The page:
We'll begin by covering ancient history: the BSD chroot() system call and why this lead to the first idea of containing service based applications (and how this lead to the mount namespace), followed by a brief digression into IBM DPAR and Solaris Zones, Moving on to the Parallel developments of beancounters and cgroups and finally describing the unified container interface in Linux today consisting of the current set of Cgroups and Namespaces.  Along the way, we'll describe how container guests can directly interact with the host operating system and vice versa and why this is important for application containers.  How operating system containers effectively run different versions of Linux (like running ubuntu on RHEL) and why they differ from application containers.  Finally, for completeness, we'll look at applications which are themselves integrated with container technology and what they do with it to enhance their own functions.

avatar for James Bottomley

James Bottomley

CTO, Virtualization, Odin
James Bottomley is CTO of Virtualisation at Odin where he works onVirtualization including container technology for Linux and Windows. He isalso Linux Kernel maintainer of the SCSI subsystem. He has been a Director onthe Board of the Linux Foundation and Chair of its Technical AdvisoryBoard... Read More →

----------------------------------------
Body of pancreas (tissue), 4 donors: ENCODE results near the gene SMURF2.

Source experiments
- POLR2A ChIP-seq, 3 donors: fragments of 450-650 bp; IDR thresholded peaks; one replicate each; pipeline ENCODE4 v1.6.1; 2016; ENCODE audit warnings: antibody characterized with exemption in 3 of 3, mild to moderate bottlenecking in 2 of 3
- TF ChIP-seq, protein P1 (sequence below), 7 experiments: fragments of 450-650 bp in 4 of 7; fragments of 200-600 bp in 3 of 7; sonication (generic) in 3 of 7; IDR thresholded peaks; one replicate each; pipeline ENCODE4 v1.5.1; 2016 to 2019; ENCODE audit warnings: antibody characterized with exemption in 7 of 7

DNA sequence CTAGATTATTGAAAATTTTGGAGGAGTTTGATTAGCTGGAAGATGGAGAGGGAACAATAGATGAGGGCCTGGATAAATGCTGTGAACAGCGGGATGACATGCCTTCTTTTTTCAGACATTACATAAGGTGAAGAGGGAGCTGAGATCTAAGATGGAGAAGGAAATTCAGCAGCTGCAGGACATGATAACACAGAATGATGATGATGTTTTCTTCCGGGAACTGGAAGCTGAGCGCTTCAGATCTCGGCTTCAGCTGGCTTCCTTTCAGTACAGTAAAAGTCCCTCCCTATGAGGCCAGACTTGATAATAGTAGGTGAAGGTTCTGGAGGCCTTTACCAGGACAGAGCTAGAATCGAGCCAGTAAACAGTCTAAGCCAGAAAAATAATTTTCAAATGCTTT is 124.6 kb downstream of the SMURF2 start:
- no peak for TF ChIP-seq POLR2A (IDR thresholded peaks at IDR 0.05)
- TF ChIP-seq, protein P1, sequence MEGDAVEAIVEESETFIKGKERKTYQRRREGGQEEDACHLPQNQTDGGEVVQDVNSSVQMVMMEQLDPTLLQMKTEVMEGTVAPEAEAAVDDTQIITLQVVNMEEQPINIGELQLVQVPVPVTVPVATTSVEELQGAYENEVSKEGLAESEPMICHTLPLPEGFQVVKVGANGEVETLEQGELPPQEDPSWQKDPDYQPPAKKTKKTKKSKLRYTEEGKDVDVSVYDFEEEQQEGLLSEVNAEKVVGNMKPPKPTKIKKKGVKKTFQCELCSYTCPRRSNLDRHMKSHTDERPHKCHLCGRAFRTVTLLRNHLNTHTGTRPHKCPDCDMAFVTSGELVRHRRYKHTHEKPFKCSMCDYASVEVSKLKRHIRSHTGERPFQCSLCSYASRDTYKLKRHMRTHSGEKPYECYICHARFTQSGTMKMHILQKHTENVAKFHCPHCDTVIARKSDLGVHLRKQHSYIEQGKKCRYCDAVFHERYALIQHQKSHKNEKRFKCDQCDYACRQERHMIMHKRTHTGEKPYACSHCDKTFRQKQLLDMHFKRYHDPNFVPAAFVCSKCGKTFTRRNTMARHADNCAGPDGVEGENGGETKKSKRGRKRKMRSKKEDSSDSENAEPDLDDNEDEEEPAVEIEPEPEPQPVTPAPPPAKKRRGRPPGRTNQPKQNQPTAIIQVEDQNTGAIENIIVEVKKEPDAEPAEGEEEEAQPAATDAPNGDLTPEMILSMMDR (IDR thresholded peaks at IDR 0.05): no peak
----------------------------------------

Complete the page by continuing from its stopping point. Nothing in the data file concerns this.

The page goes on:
Thursday October 29, 2015 4:30pm - 5:10pm JST

5:20pm JST

Trusted and Secure Containers for Enterprise Deployment
Container technologies offer the exciting prospect of rapidly scaling applications and services without the large overhead of traditional virtualization environments. However, container technologies bring security vulnerabilities that a skilled intruder running inside a container can exploit to infiltrate other containers and eventually take over a cloud environment.

In this talk, Intel’s security, virtualization and Linux technologists collaborate to show how a trusted container environment can be deployed in an OpenStack environment that will:

  • Ensure a root of trust for the platform on which a containerized app is deployed through trusted platform modules

  • Encrypt the containerized workload and manage the key exchange process so it can only be decrypted and deployed on the targeted server as a trusted container

  • Rapidly launch the trusted container in a fraction of the time it would take to launch a traditional VM

  • Protect each container from other potentially rogue containers through isolation technologies already present in Intel® Architecture servers

This capability opens the door to a variety of Enterprise usages for OpenStack, which will be outlined

avatar for Abhishek Gupta

Abhishek Gupta

Software Architect, Intel Corp., Intel Corporation
Dr. Abhishek Gupta is a Cloud Security Architect at Intel Corp, USA. In this role, he performs research and development of solutions for cloud security. He received his Ph.D. from the Department of Computer Science at the University of Illinois at Urbana-Champaign. His PhD thesis... Read More →

Arjan van de Ven

Principal Engineer

Raghu Yeluri

Sr. Principal Engineer, Intel
Raghu Yeluri is a Sr. Principal Engineer and lead Security Architect in the Data Center Group at Intel Corporation with focus on confidential compute in cloud native, containerized deployments leveraging hardware-based security. In this role, he drives security solution architecture... Read More →

Thursday October 29, 2015 5:20pm - 6:00pm JST